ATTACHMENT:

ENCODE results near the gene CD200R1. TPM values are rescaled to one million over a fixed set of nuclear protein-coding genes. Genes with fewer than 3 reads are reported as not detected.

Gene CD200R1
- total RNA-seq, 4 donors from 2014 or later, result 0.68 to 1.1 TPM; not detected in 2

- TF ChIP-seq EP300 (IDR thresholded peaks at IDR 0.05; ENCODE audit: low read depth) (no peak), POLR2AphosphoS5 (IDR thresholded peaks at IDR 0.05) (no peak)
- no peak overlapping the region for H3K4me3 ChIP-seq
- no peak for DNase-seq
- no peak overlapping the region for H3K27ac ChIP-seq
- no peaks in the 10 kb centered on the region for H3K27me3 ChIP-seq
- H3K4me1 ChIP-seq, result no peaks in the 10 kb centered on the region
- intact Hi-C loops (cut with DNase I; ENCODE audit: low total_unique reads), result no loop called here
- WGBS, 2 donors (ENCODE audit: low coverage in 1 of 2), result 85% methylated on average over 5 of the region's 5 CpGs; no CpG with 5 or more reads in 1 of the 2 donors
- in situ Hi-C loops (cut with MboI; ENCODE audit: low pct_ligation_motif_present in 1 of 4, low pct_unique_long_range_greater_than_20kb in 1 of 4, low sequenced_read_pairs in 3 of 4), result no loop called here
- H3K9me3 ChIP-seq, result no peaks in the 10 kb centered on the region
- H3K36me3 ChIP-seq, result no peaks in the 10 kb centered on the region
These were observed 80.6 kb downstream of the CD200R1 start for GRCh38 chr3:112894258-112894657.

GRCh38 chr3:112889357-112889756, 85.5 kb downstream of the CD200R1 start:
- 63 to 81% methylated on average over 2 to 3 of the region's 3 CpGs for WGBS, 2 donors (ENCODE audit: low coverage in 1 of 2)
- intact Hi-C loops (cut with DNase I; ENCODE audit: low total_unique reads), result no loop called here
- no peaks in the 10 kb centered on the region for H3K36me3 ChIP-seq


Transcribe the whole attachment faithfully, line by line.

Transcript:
ENCODE results near the gene CD200R1. TPM values are rescaled to one million over a fixed set of nuclear protein-coding genes. Genes with fewer than 3 reads are reported as not detected.

Gene CD200R1
- total RNA-seq, 4 donors from 2014 or later, result 0.68 to 1.1 TPM; not detected in 2

- TF ChIP-seq EP300 (IDR thresholded peaks at IDR 0.05; ENCODE audit: low read depth) (no peak), POLR2AphosphoS5 (IDR thresholded peaks at IDR 0.05) (no peak)
- no peak overlapping the region for H3K4me3 ChIP-seq
- no peak for DNase-seq
- no peak overlapping the region for H3K27ac ChIP-seq
- no peaks in the 10 kb centered on the region for H3K27me3 ChIP-seq
- H3K4me1 ChIP-seq, result no peaks in the 10 kb centered on the region
- intact Hi-C loops (cut with DNase I; ENCODE audit: low total_unique reads), result no loop called here
- WGBS, 2 donors (ENCODE audit: low coverage in 1 of 2), result 85% methylated on average over 5 of the region's 5 CpGs; no CpG with 5 or more reads in 1 of the 2 donors
- in situ Hi-C loops (cut with MboI; ENCODE audit: low pct_ligation_motif_present in 1 of 4, low pct_unique_long_range_greater_than_20kb in 1 of 4, low sequenced_read_pairs in 3 of 4), result no loop called here
- H3K9me3 ChIP-seq, result no peaks in the 10 kb centered on the region
- H3K36me3 ChIP-seq, result no peaks in the 10 kb centered on the region
These were observed 80.6 kb downstream of the CD200R1 start for GRCh38 chr3:112894258-112894657.

GRCh38 chr3:112889357-112889756, 85.5 kb downstream of the CD200R1 start:
- 63 to 81% methylated on average over 2 to 3 of the region's 3 CpGs for WGBS, 2 donors (ENCODE audit: low coverage in 1 of 2)
- intact Hi-C loops (cut with DNase I; ENCODE audit: low total_unique reads), result no loop called here
- no peaks in the 10 kb centered on the region for H3K36me3 ChIP-seq